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Blanket ban on assisted dying for minors could breach the Charter

Barring minors from medical assistance in dying (MAiD) could be unconstitutional, Toronto estates and trusts lawyer Suzana Popovic-Montag tells The Lawyers Daily.

Just over a year after the passage of Bill C-14, which changed the law to allow capable adults to seek medically assisted death, the legal news outlet reports that federal lawmakers are turning their attention to the situation for under-18s.

The amendments came soon after a landmark Supreme Court decision which struck down portions of the Criminal Code that prevented assisted death for violating s. 7 of the Canadian Charter.

And while Popovic-Montag, managing partner of Hull & Hull LLP, tells the article’s author that a strict reading of the top court’s decision suggests extending the MAiD provisions to under-18s would go beyond its guidelines, she warns that an all-out ban on minors could face legal problems.

“The court has cited its past endorsement of the tenacious relevance in our legal system of the principle that competent individuals are — and should be — free to make decisions about their bodily integrity,” Popovic-Montag says.

“Furthermore, guidelines that make a blanket exclusion of minors from accessing MAiD may be found to impair s. 7 of the Charter. If a mature minor satisfies all other criteria to receive MAiD but for being an ‘adult,’ a denial on this basis could be considered arbitrary.”

Popovic-Montag says in the story that the expansion to mature youths will likely occur, but it won’t be easy.

“Such a development is certainly consistent with previous decisions by the Supreme Court of Canada regarding the rights of mature minors to consent to care, and to make decisions about their own health,” she says. “The determination, however, would have to be very individual and fact specific.”

Still, tackling hard topics is “precisely what the government is elected to do," she adds.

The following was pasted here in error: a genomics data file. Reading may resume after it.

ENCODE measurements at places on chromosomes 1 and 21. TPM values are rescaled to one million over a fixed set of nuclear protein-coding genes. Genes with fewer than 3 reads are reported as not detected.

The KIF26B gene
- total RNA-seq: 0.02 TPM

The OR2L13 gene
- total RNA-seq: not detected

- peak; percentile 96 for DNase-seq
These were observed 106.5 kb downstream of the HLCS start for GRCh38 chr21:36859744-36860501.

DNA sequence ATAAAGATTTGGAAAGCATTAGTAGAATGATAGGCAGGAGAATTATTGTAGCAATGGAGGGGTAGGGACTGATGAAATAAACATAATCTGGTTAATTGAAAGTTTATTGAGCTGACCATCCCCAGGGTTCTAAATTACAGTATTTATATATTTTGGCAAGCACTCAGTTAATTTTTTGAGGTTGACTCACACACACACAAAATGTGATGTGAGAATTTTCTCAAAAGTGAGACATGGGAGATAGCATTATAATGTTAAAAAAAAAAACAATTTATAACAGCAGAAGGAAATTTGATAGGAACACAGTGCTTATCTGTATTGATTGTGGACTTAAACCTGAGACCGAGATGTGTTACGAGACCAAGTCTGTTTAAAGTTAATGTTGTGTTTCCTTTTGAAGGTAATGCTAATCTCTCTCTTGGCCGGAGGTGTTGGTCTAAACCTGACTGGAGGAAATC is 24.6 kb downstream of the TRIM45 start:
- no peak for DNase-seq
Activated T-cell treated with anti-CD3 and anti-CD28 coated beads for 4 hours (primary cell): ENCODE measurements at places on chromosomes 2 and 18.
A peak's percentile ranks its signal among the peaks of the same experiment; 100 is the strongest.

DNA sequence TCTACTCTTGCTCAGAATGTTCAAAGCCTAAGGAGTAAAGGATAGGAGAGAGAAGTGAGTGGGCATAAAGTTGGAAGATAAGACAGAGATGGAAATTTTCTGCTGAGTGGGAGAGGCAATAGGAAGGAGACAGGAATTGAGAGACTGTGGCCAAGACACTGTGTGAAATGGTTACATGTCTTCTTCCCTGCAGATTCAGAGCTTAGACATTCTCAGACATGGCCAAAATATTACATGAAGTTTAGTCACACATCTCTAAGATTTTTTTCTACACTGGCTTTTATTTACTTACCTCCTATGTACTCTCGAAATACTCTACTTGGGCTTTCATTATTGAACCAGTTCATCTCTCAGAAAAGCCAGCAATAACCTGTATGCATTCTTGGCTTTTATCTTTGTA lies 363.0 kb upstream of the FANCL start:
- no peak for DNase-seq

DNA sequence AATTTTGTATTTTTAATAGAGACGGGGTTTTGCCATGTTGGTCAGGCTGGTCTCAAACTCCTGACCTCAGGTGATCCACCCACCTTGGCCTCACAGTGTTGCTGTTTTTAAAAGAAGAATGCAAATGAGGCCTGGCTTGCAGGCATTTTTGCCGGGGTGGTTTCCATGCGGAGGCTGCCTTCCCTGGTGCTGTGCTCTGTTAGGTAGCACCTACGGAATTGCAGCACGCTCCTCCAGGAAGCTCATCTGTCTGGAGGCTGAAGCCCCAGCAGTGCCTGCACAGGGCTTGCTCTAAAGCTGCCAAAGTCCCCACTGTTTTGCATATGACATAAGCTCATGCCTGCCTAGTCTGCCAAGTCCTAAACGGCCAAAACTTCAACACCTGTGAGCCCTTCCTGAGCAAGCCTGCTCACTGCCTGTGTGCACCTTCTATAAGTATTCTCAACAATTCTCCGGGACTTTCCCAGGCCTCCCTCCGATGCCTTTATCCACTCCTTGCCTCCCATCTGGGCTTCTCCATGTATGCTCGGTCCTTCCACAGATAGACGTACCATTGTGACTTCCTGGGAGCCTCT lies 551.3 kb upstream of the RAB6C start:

“The amendments to the Criminal Code in response to Carter are illustrative of the government’s respect for controversial rulings of the court,” Popovic-Montag continues.

“Further, in recent years, our government has not generally shied away from controversial issues — the ascent of the Carter case to the Supreme Court of Canada is a prime example of this. As a result, I don’t anticipate Parliament closing the door to debate on further, related conversations on the matter.”

The developments will probably also require updates to child protection laws to account for the weighing of the decisional capacity of minors when it comes to end-of-life decisions, Popovic-Montag tells the publication.

“General policies and procedures protecting against the risks or potential harms of MAiD will also need to be enacted to protect children’s vulnerabilities, in light of the specific and irreversible nature of MAiD,” she says.

“There will also likely be some contention as to how/when/to what extent a parent’s consent/opinion should be factored into a mature minor’s right to consent to MAiD and how to determine whether MAiD is truly in the best interests of a child.”

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